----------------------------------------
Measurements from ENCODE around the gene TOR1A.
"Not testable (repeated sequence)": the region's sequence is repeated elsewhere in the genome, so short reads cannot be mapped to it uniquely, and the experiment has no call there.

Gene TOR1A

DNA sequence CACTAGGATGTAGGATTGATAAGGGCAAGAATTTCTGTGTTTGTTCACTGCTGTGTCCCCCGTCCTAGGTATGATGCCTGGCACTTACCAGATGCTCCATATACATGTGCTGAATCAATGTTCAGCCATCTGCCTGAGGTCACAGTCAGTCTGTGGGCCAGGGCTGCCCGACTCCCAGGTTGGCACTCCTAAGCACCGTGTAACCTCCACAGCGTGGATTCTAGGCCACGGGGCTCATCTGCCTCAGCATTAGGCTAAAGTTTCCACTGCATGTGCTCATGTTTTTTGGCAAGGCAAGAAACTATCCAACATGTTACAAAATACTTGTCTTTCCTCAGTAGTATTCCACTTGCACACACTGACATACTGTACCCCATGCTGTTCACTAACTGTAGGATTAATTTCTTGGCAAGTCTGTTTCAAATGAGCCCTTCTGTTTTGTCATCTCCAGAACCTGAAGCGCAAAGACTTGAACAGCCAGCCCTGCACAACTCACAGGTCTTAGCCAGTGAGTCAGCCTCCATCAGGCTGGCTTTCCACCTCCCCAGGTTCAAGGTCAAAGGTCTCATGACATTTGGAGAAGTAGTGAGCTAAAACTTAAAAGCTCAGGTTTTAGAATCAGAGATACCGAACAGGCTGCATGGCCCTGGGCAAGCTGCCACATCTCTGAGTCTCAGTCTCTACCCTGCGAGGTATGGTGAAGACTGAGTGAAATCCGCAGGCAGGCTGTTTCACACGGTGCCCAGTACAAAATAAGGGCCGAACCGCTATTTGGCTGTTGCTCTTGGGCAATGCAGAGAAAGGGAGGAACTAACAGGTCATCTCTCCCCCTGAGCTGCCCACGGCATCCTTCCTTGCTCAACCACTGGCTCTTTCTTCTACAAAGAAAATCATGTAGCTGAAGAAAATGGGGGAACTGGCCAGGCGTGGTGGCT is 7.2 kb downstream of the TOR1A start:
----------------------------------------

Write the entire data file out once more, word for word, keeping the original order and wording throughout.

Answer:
Measurements from ENCODE around the gene TOR1A.
"Not testable (repeated sequence)": the region's sequence is repeated elsewhere in the genome, so short reads cannot be mapped to it uniquely, and the experiment has no call there.

Gene TOR1A

DNA sequence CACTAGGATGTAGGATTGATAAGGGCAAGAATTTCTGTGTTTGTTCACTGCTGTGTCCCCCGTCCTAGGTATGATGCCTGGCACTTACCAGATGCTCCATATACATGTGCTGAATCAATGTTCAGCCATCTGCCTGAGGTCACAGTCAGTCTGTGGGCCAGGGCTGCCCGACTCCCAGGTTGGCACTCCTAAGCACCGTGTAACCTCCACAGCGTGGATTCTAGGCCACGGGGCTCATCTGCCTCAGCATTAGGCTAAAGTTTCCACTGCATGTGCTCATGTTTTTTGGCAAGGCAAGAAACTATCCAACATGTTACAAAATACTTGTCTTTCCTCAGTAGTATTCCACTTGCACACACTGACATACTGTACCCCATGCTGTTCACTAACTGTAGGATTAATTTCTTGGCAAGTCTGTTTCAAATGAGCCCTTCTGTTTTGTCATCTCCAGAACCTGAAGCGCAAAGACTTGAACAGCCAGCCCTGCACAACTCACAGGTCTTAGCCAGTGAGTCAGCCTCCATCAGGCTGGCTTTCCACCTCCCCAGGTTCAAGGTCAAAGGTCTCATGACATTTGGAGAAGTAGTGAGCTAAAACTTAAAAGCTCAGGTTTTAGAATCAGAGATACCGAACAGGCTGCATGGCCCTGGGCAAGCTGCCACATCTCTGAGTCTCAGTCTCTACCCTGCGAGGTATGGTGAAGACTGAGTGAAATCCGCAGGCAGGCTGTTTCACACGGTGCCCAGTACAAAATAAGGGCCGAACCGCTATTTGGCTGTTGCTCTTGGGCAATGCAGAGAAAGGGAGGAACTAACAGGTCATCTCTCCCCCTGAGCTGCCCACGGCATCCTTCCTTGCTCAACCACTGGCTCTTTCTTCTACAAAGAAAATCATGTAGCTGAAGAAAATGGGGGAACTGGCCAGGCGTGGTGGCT is 7.2 kb downstream of the TOR1A start: